**Update April 5, 2012: This blog post was featured on France 24 as part of their political coverage on April, 4 2012.
French presidential candidate François Hollande took his campaign to a new level with the launch of a webradio show this week, called Radio Hollande.
His web team announced its creation a fews days before its launch by touting it as “a first for a presidential election: in the last stretch and just a month before the first round… the first webradio show for a presidential candidate.”
The program features two hosts: Pierre Lescure, a French journalist and vocal supporter of Hollande, and Fred Musa, a well-known presenter of a musical TV show.
The show includes different topics and segments. One of them is called “C’est quoi la tendance?” or What are the trends? (in terms of surveys and polls). There is also “Ça change quoi pour moi ?” (How does this (policy, proposal or idea) change for me?), which aims to explain candidate’s proposals in further detail.
During a block called Le Fil d’Ariane (Ariane’s line), a woman by the name of Ariane Vincent, known as “Hollande’s voice on the web,” talks about what Hollande has done during the day. At this time, parts of Hollande’s meetings and speeches are also webcast.
However, the most original aspect of the show is a segment called “Allo François” (Hello, François). For this part of the program, people are invited to call a specific phone number and leave messages on an answering machine (they can also fill out an online form) . The guest of the day then provides answers to the questions. And, in a date yet to be determined, François Hollande himself will make an appearance to respond to his listeners’ questions live.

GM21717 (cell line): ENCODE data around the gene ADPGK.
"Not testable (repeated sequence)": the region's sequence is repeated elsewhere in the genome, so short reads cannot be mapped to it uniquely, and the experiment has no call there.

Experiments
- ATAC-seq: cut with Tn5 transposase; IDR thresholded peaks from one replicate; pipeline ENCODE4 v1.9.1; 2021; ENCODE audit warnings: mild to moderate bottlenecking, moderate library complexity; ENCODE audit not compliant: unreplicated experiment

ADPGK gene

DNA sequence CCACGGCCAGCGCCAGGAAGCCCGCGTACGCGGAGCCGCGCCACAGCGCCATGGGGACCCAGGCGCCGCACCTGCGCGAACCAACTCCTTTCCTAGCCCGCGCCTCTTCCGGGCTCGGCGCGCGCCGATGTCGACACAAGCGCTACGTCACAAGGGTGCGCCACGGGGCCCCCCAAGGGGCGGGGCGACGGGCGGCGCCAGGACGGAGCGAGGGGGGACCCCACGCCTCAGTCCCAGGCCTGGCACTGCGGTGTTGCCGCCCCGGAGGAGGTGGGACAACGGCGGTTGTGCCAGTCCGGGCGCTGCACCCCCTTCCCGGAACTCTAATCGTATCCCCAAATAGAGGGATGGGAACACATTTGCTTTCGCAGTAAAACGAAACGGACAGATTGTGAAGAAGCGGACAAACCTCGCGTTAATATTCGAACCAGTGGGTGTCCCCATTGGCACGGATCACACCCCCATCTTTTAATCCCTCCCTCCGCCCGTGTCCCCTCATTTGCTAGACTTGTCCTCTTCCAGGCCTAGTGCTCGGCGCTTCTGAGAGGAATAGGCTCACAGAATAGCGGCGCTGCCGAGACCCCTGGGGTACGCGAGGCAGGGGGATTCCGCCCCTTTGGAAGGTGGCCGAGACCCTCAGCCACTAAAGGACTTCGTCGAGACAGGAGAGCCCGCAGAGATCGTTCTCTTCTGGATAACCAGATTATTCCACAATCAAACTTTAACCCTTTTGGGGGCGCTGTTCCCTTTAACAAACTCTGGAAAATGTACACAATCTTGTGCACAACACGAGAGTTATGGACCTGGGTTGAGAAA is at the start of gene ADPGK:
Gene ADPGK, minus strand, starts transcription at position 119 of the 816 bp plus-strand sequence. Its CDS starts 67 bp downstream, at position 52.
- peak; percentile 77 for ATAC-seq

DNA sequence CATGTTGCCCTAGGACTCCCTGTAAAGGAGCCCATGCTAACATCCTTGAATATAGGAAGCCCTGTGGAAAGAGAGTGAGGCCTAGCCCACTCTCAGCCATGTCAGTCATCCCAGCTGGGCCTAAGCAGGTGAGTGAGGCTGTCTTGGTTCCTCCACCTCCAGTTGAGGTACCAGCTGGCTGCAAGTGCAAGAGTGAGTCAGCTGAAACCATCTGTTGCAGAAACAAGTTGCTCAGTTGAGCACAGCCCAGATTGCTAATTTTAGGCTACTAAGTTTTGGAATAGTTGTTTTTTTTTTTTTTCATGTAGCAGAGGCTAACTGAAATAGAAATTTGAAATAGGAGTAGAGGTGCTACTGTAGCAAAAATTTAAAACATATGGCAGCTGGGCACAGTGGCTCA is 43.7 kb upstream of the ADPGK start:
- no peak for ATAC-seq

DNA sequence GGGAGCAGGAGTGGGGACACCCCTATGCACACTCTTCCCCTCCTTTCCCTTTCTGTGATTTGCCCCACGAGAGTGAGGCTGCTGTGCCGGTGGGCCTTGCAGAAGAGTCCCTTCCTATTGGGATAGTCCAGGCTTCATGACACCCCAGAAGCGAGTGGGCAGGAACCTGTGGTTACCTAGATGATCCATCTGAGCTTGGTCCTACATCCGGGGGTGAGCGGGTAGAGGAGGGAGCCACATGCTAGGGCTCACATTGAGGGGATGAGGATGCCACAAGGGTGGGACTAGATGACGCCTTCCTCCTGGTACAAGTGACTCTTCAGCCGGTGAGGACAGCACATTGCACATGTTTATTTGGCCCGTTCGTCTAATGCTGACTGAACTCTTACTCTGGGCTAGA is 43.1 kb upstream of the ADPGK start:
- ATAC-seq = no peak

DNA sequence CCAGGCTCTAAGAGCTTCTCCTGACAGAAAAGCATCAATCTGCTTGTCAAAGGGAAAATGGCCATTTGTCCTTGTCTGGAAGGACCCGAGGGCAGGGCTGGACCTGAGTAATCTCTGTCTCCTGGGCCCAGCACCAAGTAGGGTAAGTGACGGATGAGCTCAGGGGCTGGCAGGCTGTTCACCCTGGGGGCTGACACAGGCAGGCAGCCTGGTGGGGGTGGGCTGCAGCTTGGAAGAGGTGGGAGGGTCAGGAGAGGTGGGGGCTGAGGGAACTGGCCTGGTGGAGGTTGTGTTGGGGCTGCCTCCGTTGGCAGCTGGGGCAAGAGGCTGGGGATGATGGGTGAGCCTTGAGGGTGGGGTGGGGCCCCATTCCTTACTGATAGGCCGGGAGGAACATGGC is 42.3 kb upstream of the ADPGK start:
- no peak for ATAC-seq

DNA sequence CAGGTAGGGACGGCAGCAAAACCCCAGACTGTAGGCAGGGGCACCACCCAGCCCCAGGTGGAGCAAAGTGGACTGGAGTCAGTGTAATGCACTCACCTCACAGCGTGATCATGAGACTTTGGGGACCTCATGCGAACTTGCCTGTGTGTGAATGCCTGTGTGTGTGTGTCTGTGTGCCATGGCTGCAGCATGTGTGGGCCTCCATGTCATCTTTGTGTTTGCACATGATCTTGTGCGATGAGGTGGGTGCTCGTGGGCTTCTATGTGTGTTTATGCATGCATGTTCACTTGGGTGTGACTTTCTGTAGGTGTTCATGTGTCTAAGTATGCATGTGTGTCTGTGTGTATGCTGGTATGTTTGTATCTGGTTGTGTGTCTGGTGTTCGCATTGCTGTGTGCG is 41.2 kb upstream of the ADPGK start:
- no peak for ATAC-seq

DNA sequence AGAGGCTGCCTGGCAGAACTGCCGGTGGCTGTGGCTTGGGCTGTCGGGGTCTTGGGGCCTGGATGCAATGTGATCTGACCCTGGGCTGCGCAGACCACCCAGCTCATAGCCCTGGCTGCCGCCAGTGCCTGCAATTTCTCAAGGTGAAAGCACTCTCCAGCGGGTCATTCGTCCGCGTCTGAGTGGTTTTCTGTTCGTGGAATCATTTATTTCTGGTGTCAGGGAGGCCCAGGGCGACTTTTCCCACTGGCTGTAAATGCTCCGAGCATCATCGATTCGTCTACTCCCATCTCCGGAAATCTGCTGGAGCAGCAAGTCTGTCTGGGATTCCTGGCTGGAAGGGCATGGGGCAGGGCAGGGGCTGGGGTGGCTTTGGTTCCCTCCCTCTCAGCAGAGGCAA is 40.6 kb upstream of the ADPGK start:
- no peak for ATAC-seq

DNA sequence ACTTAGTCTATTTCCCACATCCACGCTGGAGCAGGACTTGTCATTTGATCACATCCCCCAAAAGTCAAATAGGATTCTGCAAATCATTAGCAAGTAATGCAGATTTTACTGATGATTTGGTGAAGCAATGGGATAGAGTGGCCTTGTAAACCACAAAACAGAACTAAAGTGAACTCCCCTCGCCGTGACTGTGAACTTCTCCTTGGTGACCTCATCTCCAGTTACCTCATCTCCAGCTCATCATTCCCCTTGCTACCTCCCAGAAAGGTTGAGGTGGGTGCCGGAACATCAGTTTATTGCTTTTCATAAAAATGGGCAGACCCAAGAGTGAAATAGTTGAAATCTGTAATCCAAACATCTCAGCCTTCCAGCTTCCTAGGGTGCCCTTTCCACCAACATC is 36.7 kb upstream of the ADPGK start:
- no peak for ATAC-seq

The program is also interactive. Members of the audience can tweet their questions too, by using the hashtag #RadioHollande.
In the first program, the guest of honor was Ségolène Royal, who was the candidate for the French Socialist party in the 2007 French presidential election (she lost to Sarkozy but she continues to be a prominent member of her party).
The idea of a webradio show is pretty neat though it’s hard to say/find out how many people exactly will tune in to the show. According to LCP, the French Parliamentary Channel, 1000 listeners tuned in to the program’s first emission.
But it is definitely a smart move. By using the web, rather than the airwaves, as would have been the case had they done a radio show, Hollande’s campaign gets to go around France’s strict and absurd government rules of “equal broadcast time.” These rules call for the monitoring television channels and radio stations, in order to ensure that all presidential candidates receive the same amount of on-air speaking time and coverage. Fortunately, these guidelines do not apply to the Internet.
In that sense, the creation of this webradio show is a clever effort from Hollande’s team as it seeks to reach as many new voters as possible in the final stretch of the campaign.
This is one of the episodes from Hollande’s webradio (in French). Take a listen.